Ons Owns The Day, Jabeur Moves Onward To Another Wimbledon Semifinal

Ons Jabeur (photo: Wimbledon video)

WIMBLEDON/WASHINGTON, July 13, 2023 (by Michael Dickens)

Twelve months after she lost to Elena Rybakina in a heartbreaking Wimbledon women’s final, Ons Jabeur got her revenge – and, oh, how sweet it was for the 28-year-old from Tunisia.

The sixth-seeded Jabeur defeated the World No. 3 Rybakina of Kazakhstan, 6-7 (5), 6-4, 6-1, on famed Centre Court, in front of an audience that included Queen Camilla seated in the Royal Box.

Perhaps, it was destiny this time for Jabeur? Perhaps, perhaps, perhaps.

“I believe in destiny,” admitted Jabeur, who last year became the first Arab woman and first woman from North Africa to reach a major final, during one of her Wimbledon fortnight press conferences. On Wednesday, following her one-hour, 53-minute quarterfinal battle against Rybakina, Jabeur suggested that maybe last year she wasn’t ready to play in a major final like Wimbledon. Then, Rybakina won 3-6, 6-2, 6-2 to earn her first Grand Slam crown, which left the Tunisian in tears during the trophy ceremony.

“I wasn’t ready to play this kind of match. I don’t regret last year. It happened for a reason,” Jabeur said in her press conference Wednesday. “I always say it. It was meant to be this year. It was meant to be in the quarterfinals.

“I have learned a lot from the final last year. Definitely very proud of myself for the improvement that I did mentally, physically and with the tennis racquet.”

The rematch between Jabeur and Rybakina was the first rematch between the previous year’s finalists at Wimbledon since Serena and Venus Williams played in back-to-back finals from 2008-09.

While this year’s sequel looked like it would tilt in favor of Rybakina, especially after she won the opening set in a tiebreaker, Jabeur reset and came out strong from 4-all in the second set. This time, she would not be denied after winning eight of the next nine games to reach her third career major semifinal.

“I’m very happy with the performance,” Jabeur expressed in her on-court interview. It came two days after she clobbered No. 9 seed and two-time Wimbledon champion Petra Kvitova of the Czech Republic, 6-0, 6-3. “A lot of emotion out there, especially playing someone that serves really well. It’s frustrating to return. I’m glad that I did everything – shouted, got angry, then got calm and focused.”

“I had nothing to lose,” Jabeur explained later in press. “Especially after losing the first set, I didn’t care. I went for every shot.

“The way I played, I felt so free on the court. I felt like I believe in these stages of the semifinal, the finals in a Grand Slam. It’s definitely getting closer of getting my wish done.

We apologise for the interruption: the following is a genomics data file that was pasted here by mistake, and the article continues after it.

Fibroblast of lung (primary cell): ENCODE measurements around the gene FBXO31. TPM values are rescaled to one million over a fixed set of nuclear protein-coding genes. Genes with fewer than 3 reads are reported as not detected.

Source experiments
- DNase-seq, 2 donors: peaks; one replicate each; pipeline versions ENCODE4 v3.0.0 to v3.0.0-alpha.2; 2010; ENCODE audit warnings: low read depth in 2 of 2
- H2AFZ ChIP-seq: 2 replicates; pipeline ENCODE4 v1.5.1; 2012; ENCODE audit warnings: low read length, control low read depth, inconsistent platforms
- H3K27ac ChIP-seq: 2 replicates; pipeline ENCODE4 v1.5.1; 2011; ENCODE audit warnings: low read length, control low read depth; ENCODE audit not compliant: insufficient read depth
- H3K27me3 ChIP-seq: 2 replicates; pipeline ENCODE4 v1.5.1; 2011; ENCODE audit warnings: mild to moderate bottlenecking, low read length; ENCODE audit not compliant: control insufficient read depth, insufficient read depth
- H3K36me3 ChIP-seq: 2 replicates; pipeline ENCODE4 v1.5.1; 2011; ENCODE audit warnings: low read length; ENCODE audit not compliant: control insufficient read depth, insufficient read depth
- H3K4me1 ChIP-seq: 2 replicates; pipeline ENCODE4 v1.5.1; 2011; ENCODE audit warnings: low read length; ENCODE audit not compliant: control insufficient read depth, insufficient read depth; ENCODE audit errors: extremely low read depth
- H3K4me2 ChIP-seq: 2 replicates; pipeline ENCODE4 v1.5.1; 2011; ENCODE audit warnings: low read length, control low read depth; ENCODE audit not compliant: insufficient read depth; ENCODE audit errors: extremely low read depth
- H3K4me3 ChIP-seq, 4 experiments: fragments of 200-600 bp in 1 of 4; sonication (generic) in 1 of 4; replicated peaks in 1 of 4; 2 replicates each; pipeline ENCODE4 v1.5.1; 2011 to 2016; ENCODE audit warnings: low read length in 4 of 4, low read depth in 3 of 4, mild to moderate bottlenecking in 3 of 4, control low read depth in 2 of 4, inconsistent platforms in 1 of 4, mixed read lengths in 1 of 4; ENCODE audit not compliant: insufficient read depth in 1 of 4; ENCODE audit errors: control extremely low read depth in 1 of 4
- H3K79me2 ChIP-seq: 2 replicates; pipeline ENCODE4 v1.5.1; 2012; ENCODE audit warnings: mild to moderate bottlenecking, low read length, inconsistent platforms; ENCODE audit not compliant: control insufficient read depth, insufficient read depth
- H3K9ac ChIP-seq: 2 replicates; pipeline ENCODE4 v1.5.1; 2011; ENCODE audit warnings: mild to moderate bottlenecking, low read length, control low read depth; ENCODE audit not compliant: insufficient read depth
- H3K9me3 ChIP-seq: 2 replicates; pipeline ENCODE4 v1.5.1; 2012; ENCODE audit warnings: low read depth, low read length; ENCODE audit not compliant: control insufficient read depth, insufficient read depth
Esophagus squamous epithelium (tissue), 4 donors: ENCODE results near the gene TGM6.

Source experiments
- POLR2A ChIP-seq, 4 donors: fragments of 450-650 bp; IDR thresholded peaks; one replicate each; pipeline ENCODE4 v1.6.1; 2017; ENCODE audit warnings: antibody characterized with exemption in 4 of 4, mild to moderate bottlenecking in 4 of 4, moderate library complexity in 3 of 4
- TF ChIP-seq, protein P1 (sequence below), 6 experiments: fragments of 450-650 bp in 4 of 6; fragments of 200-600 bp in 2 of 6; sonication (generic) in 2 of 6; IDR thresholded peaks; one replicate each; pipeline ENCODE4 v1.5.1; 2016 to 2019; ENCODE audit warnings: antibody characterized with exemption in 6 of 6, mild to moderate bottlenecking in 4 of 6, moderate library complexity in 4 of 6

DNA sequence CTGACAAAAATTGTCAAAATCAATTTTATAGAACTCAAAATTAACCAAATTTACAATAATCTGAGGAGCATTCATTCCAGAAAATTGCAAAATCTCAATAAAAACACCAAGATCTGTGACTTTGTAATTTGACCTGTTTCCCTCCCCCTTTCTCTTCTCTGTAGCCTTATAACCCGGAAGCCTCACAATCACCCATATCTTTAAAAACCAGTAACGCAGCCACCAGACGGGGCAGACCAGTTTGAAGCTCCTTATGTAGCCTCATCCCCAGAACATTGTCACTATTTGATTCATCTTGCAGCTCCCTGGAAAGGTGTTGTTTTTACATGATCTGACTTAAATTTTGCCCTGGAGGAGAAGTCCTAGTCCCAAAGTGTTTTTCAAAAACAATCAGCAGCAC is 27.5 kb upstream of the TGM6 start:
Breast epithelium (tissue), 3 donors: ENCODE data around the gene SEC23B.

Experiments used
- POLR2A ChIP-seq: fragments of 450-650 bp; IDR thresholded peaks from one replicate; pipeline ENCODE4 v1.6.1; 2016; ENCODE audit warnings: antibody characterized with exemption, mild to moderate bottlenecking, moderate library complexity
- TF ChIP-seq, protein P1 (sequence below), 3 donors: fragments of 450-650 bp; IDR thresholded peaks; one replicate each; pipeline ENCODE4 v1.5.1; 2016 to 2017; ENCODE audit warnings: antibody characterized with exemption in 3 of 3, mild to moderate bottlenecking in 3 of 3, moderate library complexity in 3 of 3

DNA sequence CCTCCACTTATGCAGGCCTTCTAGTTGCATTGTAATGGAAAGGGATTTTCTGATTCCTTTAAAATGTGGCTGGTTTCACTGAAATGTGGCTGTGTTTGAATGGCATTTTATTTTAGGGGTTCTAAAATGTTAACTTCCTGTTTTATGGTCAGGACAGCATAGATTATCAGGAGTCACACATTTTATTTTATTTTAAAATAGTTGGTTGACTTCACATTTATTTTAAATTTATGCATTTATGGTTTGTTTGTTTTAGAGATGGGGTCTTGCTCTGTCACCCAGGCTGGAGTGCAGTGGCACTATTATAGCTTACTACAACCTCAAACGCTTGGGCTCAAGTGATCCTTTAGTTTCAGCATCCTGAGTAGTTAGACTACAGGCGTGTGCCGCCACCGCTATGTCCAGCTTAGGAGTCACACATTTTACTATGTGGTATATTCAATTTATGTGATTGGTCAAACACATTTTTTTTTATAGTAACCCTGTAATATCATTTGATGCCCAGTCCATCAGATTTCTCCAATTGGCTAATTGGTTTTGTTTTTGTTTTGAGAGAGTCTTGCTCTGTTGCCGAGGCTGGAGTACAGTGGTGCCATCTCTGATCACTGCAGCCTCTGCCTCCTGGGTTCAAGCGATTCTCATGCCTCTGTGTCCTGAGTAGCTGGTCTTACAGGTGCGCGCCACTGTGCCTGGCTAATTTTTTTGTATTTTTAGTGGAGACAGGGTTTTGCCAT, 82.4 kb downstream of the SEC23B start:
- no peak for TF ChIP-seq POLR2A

“I don’t regret anything.”

Jabeur fired eight aces, won 76 percent (42 of 55) of her first-serve points, struck 35 winners and benefited from her opponent’s 20 unforced errors. Jabeur outpointed Rybakina 100-82.

“Well, for sure, she was making better decisions from the court than last year,” Rybakina said in her post-match press conference. “Definitely, she was playing good today, specially in some important moments, so that made [a] difference.”

Jabeur spoke of the connection between her and the crowd. “I believe the crowd gives me the great energy,” she explained. “Thank God they’re not against me! Or maybe if they are, it could be a good thing that I can turn the energy into a good one.

“Hopefully, this time I can go all the way and really make Tunisia and Africa proud.”

Jabeur’s semifinal opponent will be World No. 2 Aryna Sabalenka, who can rise to No. 1 by reaching the final. The second seed from Belarus reached the Wimbledon semifinals for the second straight time, following a one-year gap after she and others from her country and Russia were banned from the tournament in 2022 because of the war in Ukraine. Sabalenka defeated No. 25 seed Madison Keys of the United States, 6-2, 6-4, in an hour and 27 minutes on No. 1 Court. She converted four of nine break points and outpointed her opponent 74-57. Keys was the last of 19 Americans remaining in the women’s main draw.

It feels amazing, I’m super happy to be back in the semifinals,” said Sabalenka, the only former major champion remaining in the tournament, in her post-match press conference. “Really looking forward for my semifinal match. Hopefully, I can do better than I did last time.”

The last time Sabalenka played in the Wimbledon semifinals she lost to eventual runner-up Karolina Pliskova in 2021. This year, Sabalenka has gone 17-1 in major competitions, including 5-0 on grass at Wimbledon. She won the Australian Open for her first Grand Slam title and reached the semifinals at the French Open last month.

Sabalenka said in her press conference that she looks forward to facing Jabeur, whom she has beaten in three of their four previous meetings. “She’s a great player. We always had tough battles against each other, very close matches. I am really looking forward to this great battle,” the Belarusian said.

Meanwhile, the other semifinal will pair 76th-ranked wild card Elina Svitolina of Ukraine, who has been the surprise of the women’s draw upon returning to the WTA Tour earlier this year after giving birth to her daughter, Skaï, last October. She will face unseeded No. 42 Marketa Vondrouseva of the Czech Republic. Svitolina has defeated four former Grand Slam champions en route to reaching the Wimbledon semifinals for the first time since 2019.

None of the four remaining women’s players has won a Wimbledon singles title and only Sabalenka has won a major trophy.